Turkey brings back Ottoman sports to revive former glory

Born of the wars that shaped Ottoman life and forged an empire that stretched from the Balkans to the Gulf, most of these traditional sports died when the old order fell after the First World War.

ISTANBUL // Brandishing their javelins and letting out a bloodcurdling war cry, the Ottoman horsemen charge at a thunderous gallop.

Suddenly one is hit and thrown from his horse – making dozens of children gasp as they film the scene on their smartphones.

It may be 2017, but Istanbul rolled back the years last weekend with the Ethnic Sports Cultural Festival (EKF), which aims to promote the sports practised by modern Turks’ ancestors – from the nomadic horsemen of Central Asia to the Janissaries, the elite troops of the Ottoman empire.

More than 800 athletes took part in traditional sports from Anatolia and Central Asia which president Recep Tayyip Erdogan’s government wants to develop to celebrate the glory days of Turkey’s past.

The cavalry were taking part in “cirit”, a riding sport created in Central Asia in which riders throw wooden javelins at the opposing team’s horsemen.

“This is the king of sports, it embodies the Turkish spirit,” said Erdem, 32, after dismounting.

The festival is part of Mr Erdogan’s efforts to revive Turkey’s Ottoman roots after decades of a westernisation drive following the collapse of the empire.

The modern Turkish republic was founded in 1923 after over 600 years of Ottoman rule.

“We want to revive our traditional values, beginning with our sports, in order to move forward with these values,” Bilal Erdogan, one of the president’s sons and an archery fan who is also EKF’s sponsor, said.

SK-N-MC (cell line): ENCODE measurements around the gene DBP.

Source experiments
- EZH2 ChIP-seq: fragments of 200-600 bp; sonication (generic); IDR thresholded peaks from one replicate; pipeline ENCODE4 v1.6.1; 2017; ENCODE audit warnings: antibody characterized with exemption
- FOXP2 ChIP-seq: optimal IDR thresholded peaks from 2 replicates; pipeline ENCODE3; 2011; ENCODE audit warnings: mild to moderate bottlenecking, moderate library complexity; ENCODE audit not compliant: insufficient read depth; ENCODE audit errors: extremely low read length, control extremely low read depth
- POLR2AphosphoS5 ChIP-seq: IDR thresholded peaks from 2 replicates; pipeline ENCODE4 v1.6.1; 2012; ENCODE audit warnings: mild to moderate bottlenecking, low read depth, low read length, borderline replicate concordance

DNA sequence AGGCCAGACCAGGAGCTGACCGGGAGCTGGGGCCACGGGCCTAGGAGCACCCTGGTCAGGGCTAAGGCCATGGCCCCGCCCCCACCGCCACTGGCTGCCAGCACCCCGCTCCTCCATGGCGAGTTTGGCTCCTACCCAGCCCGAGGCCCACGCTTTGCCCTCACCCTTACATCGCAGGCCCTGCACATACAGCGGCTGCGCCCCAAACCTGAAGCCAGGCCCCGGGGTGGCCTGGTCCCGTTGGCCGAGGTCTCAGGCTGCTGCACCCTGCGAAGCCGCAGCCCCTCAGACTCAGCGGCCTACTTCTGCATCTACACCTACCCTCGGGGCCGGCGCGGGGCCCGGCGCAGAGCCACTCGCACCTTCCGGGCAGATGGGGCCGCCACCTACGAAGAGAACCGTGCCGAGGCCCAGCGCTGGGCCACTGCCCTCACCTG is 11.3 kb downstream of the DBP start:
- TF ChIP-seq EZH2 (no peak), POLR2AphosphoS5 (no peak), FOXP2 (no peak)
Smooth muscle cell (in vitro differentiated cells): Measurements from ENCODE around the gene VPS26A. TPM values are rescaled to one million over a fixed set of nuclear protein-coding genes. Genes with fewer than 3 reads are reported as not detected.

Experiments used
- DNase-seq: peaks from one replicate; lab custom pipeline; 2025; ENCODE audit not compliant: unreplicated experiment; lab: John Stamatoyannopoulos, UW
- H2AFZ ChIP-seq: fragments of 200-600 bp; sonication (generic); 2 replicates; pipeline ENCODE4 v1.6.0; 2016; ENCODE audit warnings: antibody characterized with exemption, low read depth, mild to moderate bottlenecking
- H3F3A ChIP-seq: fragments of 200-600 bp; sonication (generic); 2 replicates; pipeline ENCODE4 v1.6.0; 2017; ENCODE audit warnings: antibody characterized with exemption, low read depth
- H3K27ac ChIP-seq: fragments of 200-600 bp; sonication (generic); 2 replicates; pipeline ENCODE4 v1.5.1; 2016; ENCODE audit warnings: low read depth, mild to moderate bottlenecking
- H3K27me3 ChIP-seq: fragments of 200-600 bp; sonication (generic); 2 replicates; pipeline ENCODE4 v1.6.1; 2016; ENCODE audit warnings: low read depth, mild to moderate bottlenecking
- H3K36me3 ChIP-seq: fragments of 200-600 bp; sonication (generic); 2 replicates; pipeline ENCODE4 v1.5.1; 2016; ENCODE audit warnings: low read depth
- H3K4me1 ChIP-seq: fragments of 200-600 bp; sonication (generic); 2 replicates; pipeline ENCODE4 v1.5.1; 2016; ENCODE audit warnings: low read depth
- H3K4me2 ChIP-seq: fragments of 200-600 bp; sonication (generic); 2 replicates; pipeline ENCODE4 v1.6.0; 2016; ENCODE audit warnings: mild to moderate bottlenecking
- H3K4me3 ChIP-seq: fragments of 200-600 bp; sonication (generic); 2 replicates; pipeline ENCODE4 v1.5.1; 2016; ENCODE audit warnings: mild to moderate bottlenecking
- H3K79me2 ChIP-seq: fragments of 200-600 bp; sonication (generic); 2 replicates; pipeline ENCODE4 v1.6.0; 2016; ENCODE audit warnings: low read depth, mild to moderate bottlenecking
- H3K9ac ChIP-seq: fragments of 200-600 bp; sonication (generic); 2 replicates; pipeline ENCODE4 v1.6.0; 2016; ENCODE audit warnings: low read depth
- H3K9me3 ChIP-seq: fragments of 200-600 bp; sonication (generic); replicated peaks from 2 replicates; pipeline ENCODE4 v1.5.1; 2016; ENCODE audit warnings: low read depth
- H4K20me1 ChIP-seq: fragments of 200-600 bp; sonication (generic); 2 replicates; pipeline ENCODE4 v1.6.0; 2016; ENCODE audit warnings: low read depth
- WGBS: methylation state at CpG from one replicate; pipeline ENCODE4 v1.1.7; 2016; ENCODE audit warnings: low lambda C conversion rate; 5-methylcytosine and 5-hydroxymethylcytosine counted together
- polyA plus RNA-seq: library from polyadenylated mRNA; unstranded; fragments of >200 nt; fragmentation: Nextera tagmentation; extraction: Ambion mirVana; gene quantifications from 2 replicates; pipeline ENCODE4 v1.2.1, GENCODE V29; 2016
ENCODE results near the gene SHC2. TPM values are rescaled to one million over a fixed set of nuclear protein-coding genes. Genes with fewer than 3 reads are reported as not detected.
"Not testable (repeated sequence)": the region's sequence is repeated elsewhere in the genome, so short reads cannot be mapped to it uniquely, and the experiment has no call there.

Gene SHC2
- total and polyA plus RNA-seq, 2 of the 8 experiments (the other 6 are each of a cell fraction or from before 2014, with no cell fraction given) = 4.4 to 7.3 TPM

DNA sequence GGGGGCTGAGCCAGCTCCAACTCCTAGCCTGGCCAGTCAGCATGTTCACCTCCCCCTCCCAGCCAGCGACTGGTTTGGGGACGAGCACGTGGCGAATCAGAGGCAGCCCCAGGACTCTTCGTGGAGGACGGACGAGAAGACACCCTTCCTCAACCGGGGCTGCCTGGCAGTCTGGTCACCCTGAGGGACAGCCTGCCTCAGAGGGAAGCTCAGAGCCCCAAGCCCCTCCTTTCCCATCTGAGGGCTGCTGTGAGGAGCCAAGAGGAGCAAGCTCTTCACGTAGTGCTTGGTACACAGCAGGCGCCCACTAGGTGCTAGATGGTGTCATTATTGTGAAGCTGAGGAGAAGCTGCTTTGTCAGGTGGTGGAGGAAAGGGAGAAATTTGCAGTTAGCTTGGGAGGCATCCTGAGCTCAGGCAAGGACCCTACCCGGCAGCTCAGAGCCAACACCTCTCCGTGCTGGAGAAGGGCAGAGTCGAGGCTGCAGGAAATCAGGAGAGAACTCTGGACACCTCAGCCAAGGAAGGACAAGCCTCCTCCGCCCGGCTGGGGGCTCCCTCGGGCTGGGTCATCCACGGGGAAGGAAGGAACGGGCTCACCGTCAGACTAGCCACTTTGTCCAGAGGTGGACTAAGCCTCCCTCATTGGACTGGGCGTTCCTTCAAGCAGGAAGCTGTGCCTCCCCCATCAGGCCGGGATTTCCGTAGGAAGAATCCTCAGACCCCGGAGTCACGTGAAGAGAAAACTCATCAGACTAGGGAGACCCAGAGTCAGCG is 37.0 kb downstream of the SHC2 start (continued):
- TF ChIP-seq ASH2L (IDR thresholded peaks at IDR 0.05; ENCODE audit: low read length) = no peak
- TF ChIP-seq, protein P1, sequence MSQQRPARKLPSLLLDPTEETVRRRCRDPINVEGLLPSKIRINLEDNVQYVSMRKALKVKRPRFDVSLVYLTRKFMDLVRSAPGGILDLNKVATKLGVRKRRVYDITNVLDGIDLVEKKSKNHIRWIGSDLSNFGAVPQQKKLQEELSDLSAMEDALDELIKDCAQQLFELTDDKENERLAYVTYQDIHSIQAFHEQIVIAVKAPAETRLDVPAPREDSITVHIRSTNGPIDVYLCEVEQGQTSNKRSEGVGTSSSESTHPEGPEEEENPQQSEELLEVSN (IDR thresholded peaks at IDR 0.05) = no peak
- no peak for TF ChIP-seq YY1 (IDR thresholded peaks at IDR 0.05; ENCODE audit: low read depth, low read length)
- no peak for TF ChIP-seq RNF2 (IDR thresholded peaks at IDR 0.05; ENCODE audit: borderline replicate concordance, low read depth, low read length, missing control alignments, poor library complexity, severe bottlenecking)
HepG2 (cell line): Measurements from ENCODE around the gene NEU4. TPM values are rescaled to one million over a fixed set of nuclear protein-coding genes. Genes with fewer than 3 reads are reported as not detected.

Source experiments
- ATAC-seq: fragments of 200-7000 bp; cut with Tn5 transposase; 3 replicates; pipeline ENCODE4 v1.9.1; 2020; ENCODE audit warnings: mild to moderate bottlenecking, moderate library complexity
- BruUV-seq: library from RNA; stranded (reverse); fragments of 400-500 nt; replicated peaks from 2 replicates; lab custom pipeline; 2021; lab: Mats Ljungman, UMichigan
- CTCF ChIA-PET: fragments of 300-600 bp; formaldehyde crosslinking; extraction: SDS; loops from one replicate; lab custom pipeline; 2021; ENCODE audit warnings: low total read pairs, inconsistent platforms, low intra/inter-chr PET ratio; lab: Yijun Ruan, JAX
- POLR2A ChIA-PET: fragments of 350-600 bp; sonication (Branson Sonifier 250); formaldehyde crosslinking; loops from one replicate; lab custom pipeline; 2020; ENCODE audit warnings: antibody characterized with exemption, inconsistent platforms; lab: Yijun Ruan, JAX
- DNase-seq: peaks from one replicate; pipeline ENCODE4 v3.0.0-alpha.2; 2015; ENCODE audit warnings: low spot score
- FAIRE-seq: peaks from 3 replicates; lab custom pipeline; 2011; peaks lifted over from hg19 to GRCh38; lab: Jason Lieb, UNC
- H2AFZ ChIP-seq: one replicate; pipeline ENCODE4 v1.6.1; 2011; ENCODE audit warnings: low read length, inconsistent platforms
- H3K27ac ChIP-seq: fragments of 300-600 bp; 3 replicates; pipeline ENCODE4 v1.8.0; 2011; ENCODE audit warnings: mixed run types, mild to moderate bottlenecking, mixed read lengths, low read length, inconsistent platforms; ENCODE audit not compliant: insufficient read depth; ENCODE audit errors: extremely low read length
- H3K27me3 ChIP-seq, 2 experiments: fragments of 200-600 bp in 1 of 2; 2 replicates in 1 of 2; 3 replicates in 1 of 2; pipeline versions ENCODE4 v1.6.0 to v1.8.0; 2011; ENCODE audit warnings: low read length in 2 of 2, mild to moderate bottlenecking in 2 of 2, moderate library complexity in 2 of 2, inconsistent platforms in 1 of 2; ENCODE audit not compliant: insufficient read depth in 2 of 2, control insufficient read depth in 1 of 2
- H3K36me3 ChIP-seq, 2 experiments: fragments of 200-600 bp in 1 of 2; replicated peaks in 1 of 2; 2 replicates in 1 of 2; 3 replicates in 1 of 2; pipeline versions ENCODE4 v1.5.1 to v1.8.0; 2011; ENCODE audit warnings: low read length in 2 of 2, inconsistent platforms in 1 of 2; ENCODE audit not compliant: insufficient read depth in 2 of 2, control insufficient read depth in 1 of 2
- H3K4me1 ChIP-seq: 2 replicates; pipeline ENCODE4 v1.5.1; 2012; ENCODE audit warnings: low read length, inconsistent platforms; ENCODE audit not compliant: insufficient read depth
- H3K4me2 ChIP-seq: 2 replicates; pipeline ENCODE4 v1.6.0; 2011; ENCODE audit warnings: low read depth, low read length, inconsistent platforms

A huge area on the European side of Istanbul usually used for political rallies was transformed into an Ottoman encampment for the four-day event.

Wresters, archers and riders showed off their skills in between traditional cooking workshops, Central Asian dancing and carpet-weaving.

Born of the wars that shaped Ottoman life and forged an empire that stretched from the Balkans to the Gulf, most of these traditional sports died when the old order fell after the First World War.

Their survival today is due in large part to families passing the traditions from one generation to the next.

Turkish sports minister Akif Cagatay Kilic promised the government would provide further financial support to develop such activities and suggested it would encourage clubs to show more interest in traditional sports.

Traditional Turkish wrestling champion Sadi Bakir – bare-chested and covered in oil – said “interest in the sport has increased in recent times and the state is investing more effort in this field”.

As a result, he said, “at the last European [wrestling] championships, we won five gold medals. The past power of the Turks is re-emerging.”

Organisers said 800,000 people came to the festival, voicing hope that it would spark a passion for the sports in schoolchildren visiting with their classes.

“Some people may not realise the importance of what we are doing here today, but we will reap the fruits one day,” Bilal Erdogan said in his opening speech. “God willing, the 21st century will be ours.”

* Agence France-Presse

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